SB 1026 and 1028 are facially invalid. Meaning if passed into law, the whole statute would be unconstitutional. SB 1026 withholds public funds not only to public facilities but to private entities and facilities that receive public funds.[27] Lambda Legal Staff Attorney Kell Olson provided an example of a youth center that allows drag shows, but receives state funding, would be cut off.[28]­ Although drag is a performance and the individuals who partake may identify as a different gender than their personae,[29] they communicate opposition to the gender binary. If passed into law, SB 1026 would suppress the conduct of drag performers in any facility that receives public funding. Similar to the school district in Tinker, Arizona, would be prohibiting a form of expression and would need to show “more than a mere desire to avoid the discomfort of and unpleasantness” of an activity they disagree.

SB 1028 would prohibit drag shows in any public space and locations a minor could view.[30] For example, some drag performers have mentioned that the bill could impact events such as Phoenix Pride.[31] Other than being vague and too broad, SB 1028 criminalizes drag performers for communicating opposition to the gender binary. Like the defendant in Spence, drag performers engage in a form of protected speech because the conduct is “imbued with elements of expression.”[32] As a law, the statute would suppress the conduct of drag performers because the content of their expression is in opposition to the gender binary. Moreover, the bill has no claim to exceptions to the First Amendment because it is not narrowly tailored to meet an interest of the public, such as safety or privacy. Drag performers are not engaging in trespass, inciting violence, breaching the peace, or imposing their views on a captive audience.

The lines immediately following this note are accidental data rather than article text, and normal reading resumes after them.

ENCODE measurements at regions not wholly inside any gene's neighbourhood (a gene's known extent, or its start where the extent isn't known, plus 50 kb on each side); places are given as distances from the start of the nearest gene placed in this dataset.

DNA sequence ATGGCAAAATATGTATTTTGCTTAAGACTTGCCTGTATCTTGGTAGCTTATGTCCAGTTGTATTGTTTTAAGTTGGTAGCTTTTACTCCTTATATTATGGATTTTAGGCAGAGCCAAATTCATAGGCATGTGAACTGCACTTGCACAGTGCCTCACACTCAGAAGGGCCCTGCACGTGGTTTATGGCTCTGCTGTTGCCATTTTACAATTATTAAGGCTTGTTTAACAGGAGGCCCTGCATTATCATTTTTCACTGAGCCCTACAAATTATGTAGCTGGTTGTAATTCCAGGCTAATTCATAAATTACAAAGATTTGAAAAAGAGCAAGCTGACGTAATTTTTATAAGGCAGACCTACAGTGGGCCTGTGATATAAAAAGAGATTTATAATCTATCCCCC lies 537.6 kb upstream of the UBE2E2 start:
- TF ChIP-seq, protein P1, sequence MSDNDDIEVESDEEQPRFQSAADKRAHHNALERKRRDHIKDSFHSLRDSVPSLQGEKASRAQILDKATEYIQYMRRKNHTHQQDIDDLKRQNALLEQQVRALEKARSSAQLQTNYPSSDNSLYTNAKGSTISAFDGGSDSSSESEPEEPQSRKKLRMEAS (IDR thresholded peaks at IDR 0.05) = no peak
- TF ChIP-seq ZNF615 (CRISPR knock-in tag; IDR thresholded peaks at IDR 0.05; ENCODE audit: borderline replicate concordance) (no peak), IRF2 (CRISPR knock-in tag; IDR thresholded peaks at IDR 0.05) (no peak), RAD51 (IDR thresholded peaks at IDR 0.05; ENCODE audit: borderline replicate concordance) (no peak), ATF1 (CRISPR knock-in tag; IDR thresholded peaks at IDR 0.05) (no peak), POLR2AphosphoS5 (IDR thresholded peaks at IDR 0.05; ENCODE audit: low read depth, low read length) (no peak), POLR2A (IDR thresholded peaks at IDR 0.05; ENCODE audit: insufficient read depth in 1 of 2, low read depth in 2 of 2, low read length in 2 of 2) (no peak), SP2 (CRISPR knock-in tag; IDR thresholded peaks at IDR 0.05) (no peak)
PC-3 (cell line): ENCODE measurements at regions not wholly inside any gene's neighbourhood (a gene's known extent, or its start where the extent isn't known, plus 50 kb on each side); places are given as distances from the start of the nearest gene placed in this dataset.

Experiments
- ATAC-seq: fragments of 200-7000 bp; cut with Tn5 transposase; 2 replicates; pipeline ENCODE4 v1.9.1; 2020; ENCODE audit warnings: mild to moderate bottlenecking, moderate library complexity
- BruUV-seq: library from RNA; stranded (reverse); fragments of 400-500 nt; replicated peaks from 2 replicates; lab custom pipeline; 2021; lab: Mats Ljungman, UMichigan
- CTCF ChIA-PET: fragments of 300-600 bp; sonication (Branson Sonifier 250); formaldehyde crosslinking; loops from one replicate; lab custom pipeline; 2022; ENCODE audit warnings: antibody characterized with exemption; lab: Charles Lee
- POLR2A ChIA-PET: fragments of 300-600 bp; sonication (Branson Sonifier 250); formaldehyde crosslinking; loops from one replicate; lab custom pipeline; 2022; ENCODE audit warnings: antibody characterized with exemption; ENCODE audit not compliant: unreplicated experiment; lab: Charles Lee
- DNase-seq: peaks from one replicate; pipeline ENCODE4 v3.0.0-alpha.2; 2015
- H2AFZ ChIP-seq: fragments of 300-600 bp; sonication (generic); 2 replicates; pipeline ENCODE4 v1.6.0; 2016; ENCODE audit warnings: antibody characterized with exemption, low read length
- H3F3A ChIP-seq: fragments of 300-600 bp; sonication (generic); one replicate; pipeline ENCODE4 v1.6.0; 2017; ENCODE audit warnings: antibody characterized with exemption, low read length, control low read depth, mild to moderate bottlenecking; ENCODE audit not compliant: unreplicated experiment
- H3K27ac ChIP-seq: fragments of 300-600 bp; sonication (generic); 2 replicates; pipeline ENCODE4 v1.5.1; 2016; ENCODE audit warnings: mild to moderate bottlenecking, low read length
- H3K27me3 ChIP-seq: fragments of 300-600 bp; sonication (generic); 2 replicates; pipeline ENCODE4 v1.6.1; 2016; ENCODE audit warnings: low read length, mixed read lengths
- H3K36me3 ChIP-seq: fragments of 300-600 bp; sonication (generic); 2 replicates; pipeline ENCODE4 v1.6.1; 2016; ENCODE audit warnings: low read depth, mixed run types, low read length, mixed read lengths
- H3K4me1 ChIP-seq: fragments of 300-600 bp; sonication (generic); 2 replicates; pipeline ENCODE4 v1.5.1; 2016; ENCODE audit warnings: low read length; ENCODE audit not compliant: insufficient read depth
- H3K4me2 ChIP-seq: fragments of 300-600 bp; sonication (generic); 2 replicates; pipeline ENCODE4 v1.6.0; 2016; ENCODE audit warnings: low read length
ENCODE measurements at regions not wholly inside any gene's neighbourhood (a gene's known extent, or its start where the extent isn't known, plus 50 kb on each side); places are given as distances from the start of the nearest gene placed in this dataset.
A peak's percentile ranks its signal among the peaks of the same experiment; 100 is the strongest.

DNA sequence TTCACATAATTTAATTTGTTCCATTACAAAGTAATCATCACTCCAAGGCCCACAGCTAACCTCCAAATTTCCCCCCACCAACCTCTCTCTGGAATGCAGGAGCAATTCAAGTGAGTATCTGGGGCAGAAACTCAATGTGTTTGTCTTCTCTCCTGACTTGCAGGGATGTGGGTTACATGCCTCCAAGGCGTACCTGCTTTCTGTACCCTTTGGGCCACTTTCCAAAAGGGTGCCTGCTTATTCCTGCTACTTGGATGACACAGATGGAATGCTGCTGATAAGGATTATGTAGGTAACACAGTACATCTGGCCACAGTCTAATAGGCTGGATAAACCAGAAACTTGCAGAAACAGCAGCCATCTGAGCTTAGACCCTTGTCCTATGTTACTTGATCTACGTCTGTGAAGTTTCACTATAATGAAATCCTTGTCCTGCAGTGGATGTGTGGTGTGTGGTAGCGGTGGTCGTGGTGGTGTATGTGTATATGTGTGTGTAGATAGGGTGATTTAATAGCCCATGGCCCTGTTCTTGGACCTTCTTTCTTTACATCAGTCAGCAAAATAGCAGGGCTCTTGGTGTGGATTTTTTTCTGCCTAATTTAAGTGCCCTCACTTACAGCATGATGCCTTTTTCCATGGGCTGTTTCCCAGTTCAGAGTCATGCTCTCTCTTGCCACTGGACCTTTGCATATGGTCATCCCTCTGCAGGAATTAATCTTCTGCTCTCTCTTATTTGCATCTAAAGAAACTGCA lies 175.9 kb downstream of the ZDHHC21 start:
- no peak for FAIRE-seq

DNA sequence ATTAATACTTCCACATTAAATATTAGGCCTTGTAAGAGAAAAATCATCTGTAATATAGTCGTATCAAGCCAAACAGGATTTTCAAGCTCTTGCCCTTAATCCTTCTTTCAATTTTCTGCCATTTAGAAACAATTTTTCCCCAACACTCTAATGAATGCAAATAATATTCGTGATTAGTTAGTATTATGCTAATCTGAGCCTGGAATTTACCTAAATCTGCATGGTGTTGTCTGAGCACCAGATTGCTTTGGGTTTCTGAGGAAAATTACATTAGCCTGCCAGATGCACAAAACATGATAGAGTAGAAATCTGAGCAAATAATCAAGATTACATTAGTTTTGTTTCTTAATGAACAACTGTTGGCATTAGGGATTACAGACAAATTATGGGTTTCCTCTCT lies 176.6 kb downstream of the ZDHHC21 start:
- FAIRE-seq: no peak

Our collective right to freedom of speech and expression is under attack by authoritarian actors within Arizona and the United States. Using the powers of the state to criminalize a whole community because they do not abide by outdated notions of gender is embarrassing, pathetic, and inhumane. We must join our friends in the drag and LGBTQIA+ communities to protest these bills. If passed, it is unlikely authoritarian governments will stop with criminalizing only the drag community. Instead, they will continue to outlaw forms of speech unaligned with their views.